DRAFT DRAFT DRAFT DRAFT DRAFT DRAFT DRAFT DRAFT DRAFT
Note to the reader: as of December 2010, I have taught this unit and project. I will keep my running feedback on ways to improve this unit at the top, knowing that this could use some MAJOR revisions.
Running list of things to change…
- De-emphasize or somehow change focus on the independence of motion. Too many students got wrapped up in the two mini-experiments and did not spend enough time analyzing the motion-detector experiments.
- For horizontal motion experiment, need to find materials that are less susceptible to slow-down. The motion detectors are quite accurate and getting kids to say that the motion was linear when the slope was obviously not constant was a bit of a stretch.
- For both horiz and vert data, get enough trials so that each student his her own data to analyze. A summary of each of these analyses could make their way into the final paper, while each individual paper describes the data THEY analyzed.
- Further work needed to reach student understanding on linear and quadratic regression.
- If using the video, introduce video tools (like Tracker) right away.
- Have students make videos or choose videos from the internet to analyze.
- MOTION DETECTORS would be valuable from the start.
- Technology use in general should be better supported: putting graphs in Excel, performing formulas to analyze large pieces of data (ex: performing second differences on a large table), statistical measures to analyze physical variances and prove or disprove a rule.
- Use activities like Barbie Bungee to supplement ideas needed for the final project (error in measurement, regression and the like).
- Use toys, marbles, cars, and more ramps!
- Re-evaluate exactly what math was needed to solve these scenarios. Radical equations? NOT NEEDED!
The unit developed below was greatly aided by my involvement in the Math for America PLT on Problem Solving/Project-based math. Hip hip, hooray!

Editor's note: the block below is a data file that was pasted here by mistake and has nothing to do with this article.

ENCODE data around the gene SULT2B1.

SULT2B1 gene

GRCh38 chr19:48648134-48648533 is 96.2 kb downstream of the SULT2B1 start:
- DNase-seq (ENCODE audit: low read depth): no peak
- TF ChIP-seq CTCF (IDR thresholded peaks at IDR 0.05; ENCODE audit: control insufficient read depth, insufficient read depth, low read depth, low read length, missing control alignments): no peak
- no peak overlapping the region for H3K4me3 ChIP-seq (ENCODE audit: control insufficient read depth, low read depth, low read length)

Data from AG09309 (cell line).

Timeline: This unit began on November 8th, 2010, and will conclude by December 23, 2010. This includes time for initial activities, a smaller “model project,” and a longer final assessment project.
Lesson Planning Calendar: Always updating, always a “draft,” but you might find it helpful. Includes a description of the lessons as they actually occurred.
Sometimes I don’t know what to do with these — I’ve made ones where I say, “Wow, that’s a great EQ,” but then what does it do for me? So, and this seems obvious now, why not just make the EQs the exact project questions I have in mind? (Generally speaking, so as not to over-define the project, but still putting that goal in mind.)
EQ: How can you predict the movement of a flying object?
EQ: What methods do physicists (and mathematicians) use to solve such problems?
Related EQ1: What are the mathematical models for objects in free-fall?
Related EQ2: Why are there laws of motion? How do we know they are true?
Specific Learning Objectives
(using semester-long numbering) [standards 12 and beyond have not been assessed in class yet]
- Standard 6. Solve equations requiring fractions and decimals
- Standard 7. Convert between decimals and fractions
- Standard 8. Solve quadratic equations with no linear term
- Standard 9. Simplify radical expressions [including fractions, radical in denominator, etc]
- Standard 10. Solve radical equations
- Standard 11. Perform operations on irrational numbers
- Standard 12. Perform operations on imaginary and complex numbers [advanced topic]
- Standard 13. Create linear and quadratic rules
- Standard 14. Create linear and quadratic graphs
- Standard 15. Solve quadratic functions
Additional learning objectives include physics methods, describing simultaneous horizontal and vertical motion, developing a physical model from motion detector data, using video analysis tools, and writing technical documents.
Concept Quizzes: Each “Standard” is assessed via a cycle of quiz questions given on a weekly basis. Students can take “reassessments” at any time to show that they have mastered a topic that they struggled on earlier.
Project: Students will produce a written document explaining their explorations and conclusions for their research question, and they will also be able to verbally defend this document.
Packet: Two “toolkit” packets will be used for classwork.
Summary of the unit
We begin with story graphs. Then we are developing a “quadratics toolkit.” This happens by Thanksgiving. (9 class days so far)
Coming back from turkey day, we look at the Kobe video. This sets up the need for a “physics toolkit.” We do experiments with motion detectors to determine an appropriate models for horizontal and vertical motion. Additionally, the Kobe video provides a pre-final project model of the kind of technical writing they will need to do for their final project. They also get to develop their ability to work in collaborative groups.